Martin Luther King Jr.
- Born on January 15, 1928 in Atlanta, Georgia.
- He was the second child born from Michael Luther King, Sr. and Alberta King.
- His father later changed both his own and his son’s first name to Martin, in order that they resembled that of the sixteenth-century religious reformer Martin Luther.
- Martin Luther King had a strong desire to be an educated man. He excelled in nearly every educational setting afforded to him. He skipped two grades in high school and was admitted to Morehouse College at the age of 15.
- Received a Bachelor of Arts degree in Sociology from Morehouse.
- Three years later, he received a Bachelor of Divinity degree. In the years to follow, Martin received a host of honorary degrees in law, divinity, and humanities from educational institutions throughout the world.
Martin Luther King Jr.'s aim was to get black people the same rights as white people and to achieve equality and peace between races in the United States. While he was trying to achieve his goal he had many obstacles he had to face:
- He was arrested over 20 times
- He received many threatening phone calls
- His house was bombed and set on fire.
- J. Edgar Hoover and Martin Luther King Jr. butted heads constantly. J. Edgar Hoover called Martin Luther King Jr. "the most notorious liar in the country".
- He was stabbed by a African-American women while signing his new book.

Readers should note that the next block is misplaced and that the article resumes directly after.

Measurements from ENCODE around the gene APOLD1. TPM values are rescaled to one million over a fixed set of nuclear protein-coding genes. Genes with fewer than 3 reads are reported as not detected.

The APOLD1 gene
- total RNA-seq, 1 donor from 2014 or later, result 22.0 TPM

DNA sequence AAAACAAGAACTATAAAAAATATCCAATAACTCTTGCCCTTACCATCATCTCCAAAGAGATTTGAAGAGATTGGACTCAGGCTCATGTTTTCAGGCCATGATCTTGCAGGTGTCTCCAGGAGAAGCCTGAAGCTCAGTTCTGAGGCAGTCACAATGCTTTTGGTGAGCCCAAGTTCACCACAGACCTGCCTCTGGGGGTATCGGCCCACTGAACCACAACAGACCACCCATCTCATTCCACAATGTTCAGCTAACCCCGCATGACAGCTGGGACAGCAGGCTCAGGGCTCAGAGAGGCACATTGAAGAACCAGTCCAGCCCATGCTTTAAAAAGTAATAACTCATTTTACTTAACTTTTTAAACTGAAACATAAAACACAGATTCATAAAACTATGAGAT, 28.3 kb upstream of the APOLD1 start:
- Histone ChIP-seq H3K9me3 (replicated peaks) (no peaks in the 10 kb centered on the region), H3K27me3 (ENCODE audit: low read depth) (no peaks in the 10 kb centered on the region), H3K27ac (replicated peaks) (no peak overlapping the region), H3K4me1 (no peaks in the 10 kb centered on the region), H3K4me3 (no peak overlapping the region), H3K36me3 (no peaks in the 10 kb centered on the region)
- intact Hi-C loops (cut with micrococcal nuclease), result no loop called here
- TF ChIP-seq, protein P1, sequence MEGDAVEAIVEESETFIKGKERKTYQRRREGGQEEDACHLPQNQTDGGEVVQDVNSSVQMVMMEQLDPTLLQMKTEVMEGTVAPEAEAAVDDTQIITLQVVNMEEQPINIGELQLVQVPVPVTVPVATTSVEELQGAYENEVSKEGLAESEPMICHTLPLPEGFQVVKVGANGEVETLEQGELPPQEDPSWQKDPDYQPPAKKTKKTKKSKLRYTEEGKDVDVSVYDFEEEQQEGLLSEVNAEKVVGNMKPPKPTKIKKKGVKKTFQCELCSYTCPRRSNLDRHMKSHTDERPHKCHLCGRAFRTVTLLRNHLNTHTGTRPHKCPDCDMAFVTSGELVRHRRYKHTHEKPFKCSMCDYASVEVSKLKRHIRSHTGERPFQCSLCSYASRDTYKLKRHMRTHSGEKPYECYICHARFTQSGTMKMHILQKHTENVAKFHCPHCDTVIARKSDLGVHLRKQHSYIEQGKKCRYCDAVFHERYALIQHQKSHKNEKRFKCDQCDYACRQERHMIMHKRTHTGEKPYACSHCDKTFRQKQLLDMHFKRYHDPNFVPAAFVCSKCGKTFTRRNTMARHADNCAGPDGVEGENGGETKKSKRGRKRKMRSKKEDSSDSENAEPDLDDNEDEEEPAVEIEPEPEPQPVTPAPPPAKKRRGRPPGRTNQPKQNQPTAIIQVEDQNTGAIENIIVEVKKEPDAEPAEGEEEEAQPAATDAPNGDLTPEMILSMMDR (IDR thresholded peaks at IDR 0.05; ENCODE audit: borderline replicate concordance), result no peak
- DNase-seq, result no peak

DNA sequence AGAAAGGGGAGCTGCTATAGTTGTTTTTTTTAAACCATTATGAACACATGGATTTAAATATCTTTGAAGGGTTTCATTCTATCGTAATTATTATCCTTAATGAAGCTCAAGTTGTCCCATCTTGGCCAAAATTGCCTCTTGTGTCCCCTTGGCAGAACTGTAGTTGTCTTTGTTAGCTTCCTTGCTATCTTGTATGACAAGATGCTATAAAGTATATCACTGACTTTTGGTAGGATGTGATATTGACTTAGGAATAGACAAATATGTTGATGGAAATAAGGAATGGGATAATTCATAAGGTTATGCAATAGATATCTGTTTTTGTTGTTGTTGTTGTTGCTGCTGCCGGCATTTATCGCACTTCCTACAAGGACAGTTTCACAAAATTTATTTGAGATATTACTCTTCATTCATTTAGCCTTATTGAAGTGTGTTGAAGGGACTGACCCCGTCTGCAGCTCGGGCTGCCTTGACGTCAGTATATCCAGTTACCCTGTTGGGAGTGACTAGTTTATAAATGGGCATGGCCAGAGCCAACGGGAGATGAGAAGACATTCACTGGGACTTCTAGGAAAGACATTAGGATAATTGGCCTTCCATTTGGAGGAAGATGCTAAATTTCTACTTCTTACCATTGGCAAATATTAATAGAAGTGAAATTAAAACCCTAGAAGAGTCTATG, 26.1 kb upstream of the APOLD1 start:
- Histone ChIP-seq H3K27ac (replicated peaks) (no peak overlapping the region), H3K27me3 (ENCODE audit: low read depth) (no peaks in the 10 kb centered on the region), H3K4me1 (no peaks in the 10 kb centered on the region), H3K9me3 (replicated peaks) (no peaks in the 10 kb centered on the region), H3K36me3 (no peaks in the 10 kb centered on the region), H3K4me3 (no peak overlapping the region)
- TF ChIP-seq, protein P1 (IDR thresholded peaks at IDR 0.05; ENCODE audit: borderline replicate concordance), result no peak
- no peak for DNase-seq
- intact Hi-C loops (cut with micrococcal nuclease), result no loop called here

- Burning crosses on the lawn were common
How he overcame obstacles
Although King faced many obstacles while on his mission for equality, he was able to overcome them and fortunately, Hoover and his attempts to discredit Dr. King did not hinder King’s efforts toward securing equal rights for all. He was able to overcome these obstacles as he stayed completely focused on improving the lives of black people and did not let anyone or anything alter that. Ignoring his constant hatred from whites and others, he spoke with remarkable consistency about the best means to achieve justice, freedom, reconciliation, and full human dignity.
“There are some things so dear, some things so precious, some things so eternally true, that they are worth dying for. And I submit to you that if a man has not discovered something that he will die for, he isn’t fit to live.”
- On the third Monday of January each year, Americans celebrate the life and achievements of Martin Luther King, Jr. - the civil rights activist who is often credited for singly-handedly leading the nation's civil rights movement.
- He received the 1964 Noble Peace Prize
- In 1965 King was awarded the American Liberties Medallion by the American Jewish Committee for his "exceptional advancement of the principles of human liberty"
- In 1966, the Planned Parenthood Federation of America awarded King the Margaret Sanger Award for “his courageous resistance and his lifelong dedication to the advancement of social justice and human dignity.”
- In 1963 King was named Time Person of the Year
- More than 730 cities in the United States have streets named after King. King County, Washington rededicated its name in his honor in 1986